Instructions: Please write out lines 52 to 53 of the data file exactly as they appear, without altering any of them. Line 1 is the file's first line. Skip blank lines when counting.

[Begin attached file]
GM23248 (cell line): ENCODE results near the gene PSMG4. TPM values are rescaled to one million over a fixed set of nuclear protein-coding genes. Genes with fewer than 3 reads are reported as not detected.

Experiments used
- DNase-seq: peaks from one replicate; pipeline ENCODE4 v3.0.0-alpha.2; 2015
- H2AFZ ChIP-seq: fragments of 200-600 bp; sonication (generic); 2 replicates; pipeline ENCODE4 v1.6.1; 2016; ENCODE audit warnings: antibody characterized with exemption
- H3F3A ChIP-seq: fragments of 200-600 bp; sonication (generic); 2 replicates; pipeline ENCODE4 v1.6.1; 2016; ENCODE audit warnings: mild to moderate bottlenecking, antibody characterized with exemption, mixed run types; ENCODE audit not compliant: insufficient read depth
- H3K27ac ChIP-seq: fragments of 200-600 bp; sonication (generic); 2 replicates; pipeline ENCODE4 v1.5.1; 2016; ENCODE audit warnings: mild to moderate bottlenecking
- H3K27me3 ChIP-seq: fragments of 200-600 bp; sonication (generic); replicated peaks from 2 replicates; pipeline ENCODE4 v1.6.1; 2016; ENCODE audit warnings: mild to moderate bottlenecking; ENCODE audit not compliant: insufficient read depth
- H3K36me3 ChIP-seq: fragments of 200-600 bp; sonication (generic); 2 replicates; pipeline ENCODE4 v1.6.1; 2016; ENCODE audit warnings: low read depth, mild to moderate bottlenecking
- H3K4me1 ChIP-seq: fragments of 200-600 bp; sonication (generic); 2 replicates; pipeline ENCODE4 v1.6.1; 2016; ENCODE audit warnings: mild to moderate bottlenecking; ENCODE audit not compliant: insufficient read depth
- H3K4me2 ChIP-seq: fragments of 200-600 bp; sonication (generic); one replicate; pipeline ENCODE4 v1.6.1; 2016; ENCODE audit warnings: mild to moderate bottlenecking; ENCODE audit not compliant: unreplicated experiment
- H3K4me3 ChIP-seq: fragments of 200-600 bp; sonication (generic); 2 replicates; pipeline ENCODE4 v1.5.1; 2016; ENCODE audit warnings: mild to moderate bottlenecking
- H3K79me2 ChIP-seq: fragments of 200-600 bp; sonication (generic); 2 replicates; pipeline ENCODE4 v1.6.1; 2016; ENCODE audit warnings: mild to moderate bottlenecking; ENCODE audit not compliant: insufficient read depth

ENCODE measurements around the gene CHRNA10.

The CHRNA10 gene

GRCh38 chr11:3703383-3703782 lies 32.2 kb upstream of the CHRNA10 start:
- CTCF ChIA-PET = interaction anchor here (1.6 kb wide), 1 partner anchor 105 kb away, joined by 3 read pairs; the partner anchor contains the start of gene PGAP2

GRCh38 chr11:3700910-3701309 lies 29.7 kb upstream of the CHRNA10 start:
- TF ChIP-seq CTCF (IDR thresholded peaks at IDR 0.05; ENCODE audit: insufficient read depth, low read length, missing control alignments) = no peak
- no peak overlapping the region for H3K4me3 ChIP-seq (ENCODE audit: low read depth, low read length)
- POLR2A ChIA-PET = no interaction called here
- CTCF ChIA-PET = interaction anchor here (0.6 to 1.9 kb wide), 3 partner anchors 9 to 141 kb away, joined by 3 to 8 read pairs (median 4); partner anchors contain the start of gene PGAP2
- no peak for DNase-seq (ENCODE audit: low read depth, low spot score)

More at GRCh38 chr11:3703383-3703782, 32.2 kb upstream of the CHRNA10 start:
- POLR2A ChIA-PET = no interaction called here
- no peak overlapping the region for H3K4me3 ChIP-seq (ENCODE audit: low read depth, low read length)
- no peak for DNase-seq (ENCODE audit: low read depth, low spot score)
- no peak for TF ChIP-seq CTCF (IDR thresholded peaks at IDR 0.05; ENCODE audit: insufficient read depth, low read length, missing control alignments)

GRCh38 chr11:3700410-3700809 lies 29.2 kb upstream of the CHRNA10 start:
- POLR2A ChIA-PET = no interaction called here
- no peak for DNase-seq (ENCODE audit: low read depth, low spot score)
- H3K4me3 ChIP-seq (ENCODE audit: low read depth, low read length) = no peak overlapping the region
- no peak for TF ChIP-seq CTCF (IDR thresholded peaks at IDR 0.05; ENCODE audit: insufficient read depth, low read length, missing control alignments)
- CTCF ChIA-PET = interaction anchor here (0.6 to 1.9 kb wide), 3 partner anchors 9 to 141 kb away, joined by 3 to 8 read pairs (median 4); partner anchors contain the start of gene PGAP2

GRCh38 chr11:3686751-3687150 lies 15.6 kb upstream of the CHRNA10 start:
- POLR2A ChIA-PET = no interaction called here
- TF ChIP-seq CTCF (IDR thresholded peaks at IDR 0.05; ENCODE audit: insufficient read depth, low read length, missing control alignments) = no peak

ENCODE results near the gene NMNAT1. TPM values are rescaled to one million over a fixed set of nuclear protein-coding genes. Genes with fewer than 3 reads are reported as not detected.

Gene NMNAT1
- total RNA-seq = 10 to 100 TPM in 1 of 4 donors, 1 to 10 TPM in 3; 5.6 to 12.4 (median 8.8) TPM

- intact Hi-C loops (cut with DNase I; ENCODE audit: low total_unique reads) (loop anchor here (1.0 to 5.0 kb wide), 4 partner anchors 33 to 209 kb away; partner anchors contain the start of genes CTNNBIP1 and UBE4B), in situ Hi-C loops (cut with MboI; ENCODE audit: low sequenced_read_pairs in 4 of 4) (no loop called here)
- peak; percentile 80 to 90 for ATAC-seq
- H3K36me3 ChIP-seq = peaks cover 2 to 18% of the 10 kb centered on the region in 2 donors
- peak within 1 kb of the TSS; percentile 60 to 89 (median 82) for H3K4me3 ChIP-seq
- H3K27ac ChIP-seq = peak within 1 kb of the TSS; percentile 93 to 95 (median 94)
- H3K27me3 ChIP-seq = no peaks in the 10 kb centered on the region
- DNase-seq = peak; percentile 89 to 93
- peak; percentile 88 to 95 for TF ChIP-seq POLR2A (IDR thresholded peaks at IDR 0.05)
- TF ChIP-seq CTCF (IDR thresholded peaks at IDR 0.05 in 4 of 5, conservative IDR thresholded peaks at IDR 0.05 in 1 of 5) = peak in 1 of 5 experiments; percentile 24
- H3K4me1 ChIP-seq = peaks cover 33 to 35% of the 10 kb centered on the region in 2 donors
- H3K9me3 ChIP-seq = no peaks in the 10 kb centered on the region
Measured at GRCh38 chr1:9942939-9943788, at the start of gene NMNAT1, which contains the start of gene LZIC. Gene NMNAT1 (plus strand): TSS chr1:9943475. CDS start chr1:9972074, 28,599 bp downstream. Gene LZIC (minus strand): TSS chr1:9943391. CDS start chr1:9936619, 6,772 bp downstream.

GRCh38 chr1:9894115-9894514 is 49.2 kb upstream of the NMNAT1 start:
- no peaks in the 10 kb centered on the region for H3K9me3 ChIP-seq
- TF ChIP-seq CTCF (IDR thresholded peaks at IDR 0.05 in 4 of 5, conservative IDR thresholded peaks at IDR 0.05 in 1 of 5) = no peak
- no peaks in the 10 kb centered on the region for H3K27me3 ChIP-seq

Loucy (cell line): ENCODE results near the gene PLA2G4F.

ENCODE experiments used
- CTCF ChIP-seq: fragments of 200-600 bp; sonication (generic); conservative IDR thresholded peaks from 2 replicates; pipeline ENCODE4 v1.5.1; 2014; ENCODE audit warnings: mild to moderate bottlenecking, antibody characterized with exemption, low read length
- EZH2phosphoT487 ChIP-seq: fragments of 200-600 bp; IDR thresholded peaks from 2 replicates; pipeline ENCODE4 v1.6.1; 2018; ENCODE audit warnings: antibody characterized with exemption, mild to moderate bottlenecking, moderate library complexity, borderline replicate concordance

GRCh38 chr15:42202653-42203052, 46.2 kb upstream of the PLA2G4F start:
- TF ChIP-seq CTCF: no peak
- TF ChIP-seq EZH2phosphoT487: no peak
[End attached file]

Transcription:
GRCh38 chr1:9894115-9894514 is 49.2 kb upstream of the NMNAT1 start:
- no peaks in the 10 kb centered on the region for H3K9me3 ChIP-seq